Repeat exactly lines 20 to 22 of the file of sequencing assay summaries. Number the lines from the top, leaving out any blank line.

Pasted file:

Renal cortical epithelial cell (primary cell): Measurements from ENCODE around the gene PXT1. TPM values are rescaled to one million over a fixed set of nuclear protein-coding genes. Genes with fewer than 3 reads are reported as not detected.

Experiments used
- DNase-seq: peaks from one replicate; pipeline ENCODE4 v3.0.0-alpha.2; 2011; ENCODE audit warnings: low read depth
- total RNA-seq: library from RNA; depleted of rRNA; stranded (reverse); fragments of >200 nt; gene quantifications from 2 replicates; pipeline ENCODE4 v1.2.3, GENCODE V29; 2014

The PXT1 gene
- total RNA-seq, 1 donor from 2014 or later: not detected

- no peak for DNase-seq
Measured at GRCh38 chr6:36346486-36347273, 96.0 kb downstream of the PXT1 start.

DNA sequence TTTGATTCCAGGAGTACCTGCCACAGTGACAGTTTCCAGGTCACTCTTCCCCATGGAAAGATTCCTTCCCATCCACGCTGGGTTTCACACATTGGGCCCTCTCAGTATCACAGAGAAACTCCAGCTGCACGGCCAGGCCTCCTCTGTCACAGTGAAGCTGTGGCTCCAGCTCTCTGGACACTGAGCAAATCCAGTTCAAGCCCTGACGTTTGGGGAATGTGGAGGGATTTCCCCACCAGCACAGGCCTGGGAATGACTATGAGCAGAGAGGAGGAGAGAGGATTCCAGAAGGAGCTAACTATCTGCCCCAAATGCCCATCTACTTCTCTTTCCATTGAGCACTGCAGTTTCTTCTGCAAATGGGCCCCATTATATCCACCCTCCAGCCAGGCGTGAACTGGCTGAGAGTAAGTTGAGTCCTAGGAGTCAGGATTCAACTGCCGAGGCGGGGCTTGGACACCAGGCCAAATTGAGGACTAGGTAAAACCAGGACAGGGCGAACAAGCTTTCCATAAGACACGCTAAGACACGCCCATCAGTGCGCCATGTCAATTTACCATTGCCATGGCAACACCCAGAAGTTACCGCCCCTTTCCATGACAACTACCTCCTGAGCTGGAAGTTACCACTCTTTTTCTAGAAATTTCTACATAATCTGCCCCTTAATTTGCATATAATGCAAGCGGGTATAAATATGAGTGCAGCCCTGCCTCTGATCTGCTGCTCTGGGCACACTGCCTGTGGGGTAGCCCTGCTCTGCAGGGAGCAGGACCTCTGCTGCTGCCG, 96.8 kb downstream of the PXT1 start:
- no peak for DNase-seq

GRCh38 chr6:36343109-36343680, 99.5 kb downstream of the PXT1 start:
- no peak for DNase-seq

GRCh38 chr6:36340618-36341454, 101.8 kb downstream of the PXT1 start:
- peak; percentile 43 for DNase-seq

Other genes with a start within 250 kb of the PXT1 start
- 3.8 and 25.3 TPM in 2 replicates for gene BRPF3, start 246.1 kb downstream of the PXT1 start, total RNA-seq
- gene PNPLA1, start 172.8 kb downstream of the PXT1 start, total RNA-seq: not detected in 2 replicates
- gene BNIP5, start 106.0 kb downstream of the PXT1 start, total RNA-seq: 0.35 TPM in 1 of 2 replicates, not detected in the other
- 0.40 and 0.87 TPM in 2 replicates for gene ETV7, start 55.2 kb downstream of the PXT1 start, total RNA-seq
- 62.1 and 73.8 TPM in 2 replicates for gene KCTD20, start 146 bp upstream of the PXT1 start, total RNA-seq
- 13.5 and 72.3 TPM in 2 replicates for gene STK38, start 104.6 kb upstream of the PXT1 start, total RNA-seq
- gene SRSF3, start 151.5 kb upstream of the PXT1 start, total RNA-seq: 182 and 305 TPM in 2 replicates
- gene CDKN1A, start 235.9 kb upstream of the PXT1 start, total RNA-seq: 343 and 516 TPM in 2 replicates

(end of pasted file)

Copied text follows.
- 62.1 and 73.8 TPM in 2 replicates for gene KCTD20, start 146 bp upstream of the PXT1 start, total RNA-seq
- 13.5 and 72.3 TPM in 2 replicates for gene STK38, start 104.6 kb upstream of the PXT1 start, total RNA-seq
- gene SRSF3, start 151.5 kb upstream of the PXT1 start, total RNA-seq: 182 and 305 TPM in 2 replicates